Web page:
Tilt Shift

June 10th, 2009

A photographic technique that you see a lot of these days is the tilt-shift. Essentially, the process is very simple: take a photo (a long shot works best, like a shot of a landscape from a height) and blur only the top and bottom of the image, the blur being feathered to a fair degree. What results is an image that makes everything in it look tiny, like a scale-model set.

This effect tricks the eye because of our natural perception of depth-of-field. When taking an image, the camera is focused on objects within a specific distance. For example, if I take a photo of a person standing ten feet away, I want to be focused on that person. But the camera will catch anything between, say, eight feet and twelve feet away as focused; the rest will be out of focus, the farther it is from that range. This is depth of field.

The more the camera’s shutter is closed (higher aperture, or f-stop), the greater the depth of field becomes and more is in focus. The wider the aperture, the narrower the depth of field becomes. This is used in portrait shots, where you want only the person you’re shooting to be in focus, with the background out of focus.

Depth of field, however, is most noticeable when you are close-up to something. If you take a photo of objects at a distance of,say, more than 30 or 40 feet away, it becomes harder to create a depth-of-field effect. When you take a landscape shot of objects far away, creating depth of field is virtually impossible. Therefore, our minds relate depth-of-field with closeness–if there is a gradient of focus, we assume that what we see is within a few feet of our eyes.

Thus, when you see photos like the ones below, you automatically think it must be a scale model:



These are not the best examples of the technique, but they were easy to make: I just took snaps of the view from my balcony window, emailed them to myself, and then uploaded them to Tilt Shift Maker, a web site that will make the transformation quickly and easily. Just upload the image, select an area to blur, and a few more clicks will send the altered image back to you.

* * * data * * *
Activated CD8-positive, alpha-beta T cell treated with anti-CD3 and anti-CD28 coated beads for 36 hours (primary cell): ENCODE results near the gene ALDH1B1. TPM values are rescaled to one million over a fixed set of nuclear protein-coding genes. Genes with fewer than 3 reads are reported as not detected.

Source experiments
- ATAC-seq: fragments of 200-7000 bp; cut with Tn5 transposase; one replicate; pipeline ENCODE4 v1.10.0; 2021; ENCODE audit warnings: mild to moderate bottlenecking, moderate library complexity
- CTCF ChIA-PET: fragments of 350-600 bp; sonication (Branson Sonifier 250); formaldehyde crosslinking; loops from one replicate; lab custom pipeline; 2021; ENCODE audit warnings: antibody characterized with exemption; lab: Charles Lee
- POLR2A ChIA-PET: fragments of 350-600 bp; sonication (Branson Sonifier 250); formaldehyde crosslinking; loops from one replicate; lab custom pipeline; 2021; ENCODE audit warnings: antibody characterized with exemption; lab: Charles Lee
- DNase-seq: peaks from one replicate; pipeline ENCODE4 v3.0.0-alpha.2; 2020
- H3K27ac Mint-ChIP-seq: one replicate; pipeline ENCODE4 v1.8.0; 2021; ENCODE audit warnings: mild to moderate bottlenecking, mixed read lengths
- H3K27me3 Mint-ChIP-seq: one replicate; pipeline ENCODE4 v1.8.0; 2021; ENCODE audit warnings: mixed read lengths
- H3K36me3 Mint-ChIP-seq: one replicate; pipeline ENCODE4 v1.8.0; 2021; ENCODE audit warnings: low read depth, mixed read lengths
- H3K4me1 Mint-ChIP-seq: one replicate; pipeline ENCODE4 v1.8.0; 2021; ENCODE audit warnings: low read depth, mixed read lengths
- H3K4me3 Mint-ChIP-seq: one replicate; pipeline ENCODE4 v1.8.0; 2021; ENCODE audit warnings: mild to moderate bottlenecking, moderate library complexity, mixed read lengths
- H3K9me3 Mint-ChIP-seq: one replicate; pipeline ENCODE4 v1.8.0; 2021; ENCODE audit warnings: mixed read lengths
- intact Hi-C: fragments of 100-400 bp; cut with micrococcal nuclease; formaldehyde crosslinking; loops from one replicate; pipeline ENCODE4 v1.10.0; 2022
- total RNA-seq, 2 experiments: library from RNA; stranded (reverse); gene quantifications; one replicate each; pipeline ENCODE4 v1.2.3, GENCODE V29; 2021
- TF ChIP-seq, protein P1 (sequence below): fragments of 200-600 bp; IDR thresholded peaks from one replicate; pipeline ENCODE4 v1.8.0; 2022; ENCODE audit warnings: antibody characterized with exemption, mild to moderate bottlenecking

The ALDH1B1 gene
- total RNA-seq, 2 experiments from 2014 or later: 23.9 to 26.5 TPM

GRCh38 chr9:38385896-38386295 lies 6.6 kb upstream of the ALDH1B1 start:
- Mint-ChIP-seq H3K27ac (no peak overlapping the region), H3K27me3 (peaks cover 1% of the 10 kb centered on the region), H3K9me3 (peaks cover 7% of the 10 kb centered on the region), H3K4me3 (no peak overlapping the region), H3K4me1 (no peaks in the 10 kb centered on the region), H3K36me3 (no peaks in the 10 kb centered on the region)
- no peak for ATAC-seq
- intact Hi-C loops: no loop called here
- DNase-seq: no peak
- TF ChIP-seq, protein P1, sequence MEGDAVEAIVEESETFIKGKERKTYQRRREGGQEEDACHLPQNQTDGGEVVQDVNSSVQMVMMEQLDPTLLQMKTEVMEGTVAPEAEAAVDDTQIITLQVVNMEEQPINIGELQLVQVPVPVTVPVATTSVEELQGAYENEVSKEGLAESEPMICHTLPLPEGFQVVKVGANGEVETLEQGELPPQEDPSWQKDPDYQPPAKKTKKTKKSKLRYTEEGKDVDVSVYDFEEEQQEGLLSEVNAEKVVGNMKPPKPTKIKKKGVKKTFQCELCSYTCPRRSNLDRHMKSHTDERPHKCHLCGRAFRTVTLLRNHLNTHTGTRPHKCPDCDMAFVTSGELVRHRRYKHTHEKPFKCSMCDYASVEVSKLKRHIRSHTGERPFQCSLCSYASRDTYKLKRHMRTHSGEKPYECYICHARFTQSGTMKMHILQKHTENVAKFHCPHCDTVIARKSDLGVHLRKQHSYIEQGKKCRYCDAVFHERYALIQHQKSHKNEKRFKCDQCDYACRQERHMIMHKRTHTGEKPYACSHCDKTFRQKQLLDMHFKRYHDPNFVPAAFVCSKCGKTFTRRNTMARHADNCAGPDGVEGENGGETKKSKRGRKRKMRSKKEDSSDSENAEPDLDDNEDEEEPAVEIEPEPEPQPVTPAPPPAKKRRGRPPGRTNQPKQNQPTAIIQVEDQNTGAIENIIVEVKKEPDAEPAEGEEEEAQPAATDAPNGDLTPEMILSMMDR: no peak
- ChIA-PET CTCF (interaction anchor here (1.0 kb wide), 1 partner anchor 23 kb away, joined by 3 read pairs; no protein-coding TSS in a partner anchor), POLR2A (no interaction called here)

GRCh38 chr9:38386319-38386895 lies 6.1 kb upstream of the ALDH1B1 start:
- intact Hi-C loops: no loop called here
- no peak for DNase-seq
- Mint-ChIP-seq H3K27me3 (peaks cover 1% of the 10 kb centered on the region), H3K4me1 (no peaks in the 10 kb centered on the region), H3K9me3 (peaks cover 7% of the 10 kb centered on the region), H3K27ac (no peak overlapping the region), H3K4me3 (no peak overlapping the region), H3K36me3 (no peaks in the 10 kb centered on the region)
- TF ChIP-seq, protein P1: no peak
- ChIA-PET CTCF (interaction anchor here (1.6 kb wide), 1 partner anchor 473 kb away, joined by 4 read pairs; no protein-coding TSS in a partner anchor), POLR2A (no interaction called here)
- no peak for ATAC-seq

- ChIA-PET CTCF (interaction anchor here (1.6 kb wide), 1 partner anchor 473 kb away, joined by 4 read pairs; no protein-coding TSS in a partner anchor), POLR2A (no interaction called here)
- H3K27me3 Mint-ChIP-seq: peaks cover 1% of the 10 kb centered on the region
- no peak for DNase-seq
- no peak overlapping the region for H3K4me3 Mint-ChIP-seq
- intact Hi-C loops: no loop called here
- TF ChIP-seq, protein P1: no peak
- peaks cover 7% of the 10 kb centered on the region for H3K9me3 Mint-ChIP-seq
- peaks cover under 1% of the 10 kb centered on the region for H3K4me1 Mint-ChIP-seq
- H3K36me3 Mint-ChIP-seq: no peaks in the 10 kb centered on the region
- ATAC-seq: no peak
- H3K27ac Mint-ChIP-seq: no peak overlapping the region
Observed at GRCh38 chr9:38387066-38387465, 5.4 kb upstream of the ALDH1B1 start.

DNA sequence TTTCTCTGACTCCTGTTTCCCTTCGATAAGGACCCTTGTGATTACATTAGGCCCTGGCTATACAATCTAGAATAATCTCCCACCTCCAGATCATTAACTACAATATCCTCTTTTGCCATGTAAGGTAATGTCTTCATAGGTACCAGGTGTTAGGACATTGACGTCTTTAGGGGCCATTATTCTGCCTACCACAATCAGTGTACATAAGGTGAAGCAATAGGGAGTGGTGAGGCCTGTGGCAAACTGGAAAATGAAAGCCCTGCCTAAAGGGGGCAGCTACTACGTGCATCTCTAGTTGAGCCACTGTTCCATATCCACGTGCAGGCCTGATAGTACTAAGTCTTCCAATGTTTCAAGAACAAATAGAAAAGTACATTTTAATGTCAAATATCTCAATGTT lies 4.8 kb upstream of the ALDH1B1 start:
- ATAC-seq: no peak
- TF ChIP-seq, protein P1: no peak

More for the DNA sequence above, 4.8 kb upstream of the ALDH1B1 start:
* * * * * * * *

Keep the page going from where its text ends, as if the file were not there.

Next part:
Adobe Photoshop CS4 has the feature built-in, but I don’t have that version. You could still do the effect in other versions of Photoshop (select a band of the image and feather by a large amount, invert the selection, then apply a gaussian blur effect; otherwise you make a gradient mask in a more complex process), but the web site was just easier.

For added effect, I took the images above into Apple’s free Preview app and goosed the color saturation (scale models are usually painted with stronger colors than in real life).

For some reason, I never heard about this being used before Adobe came out with the feature in CS4. But now you see it a lot, including in the opening credits for the new TV show Dollhouse.


Anyway, a fun little tool if you want to play with it. Here’s a page with some good examples of tilt-shifting, and you can find tons more on the net with a simple search.

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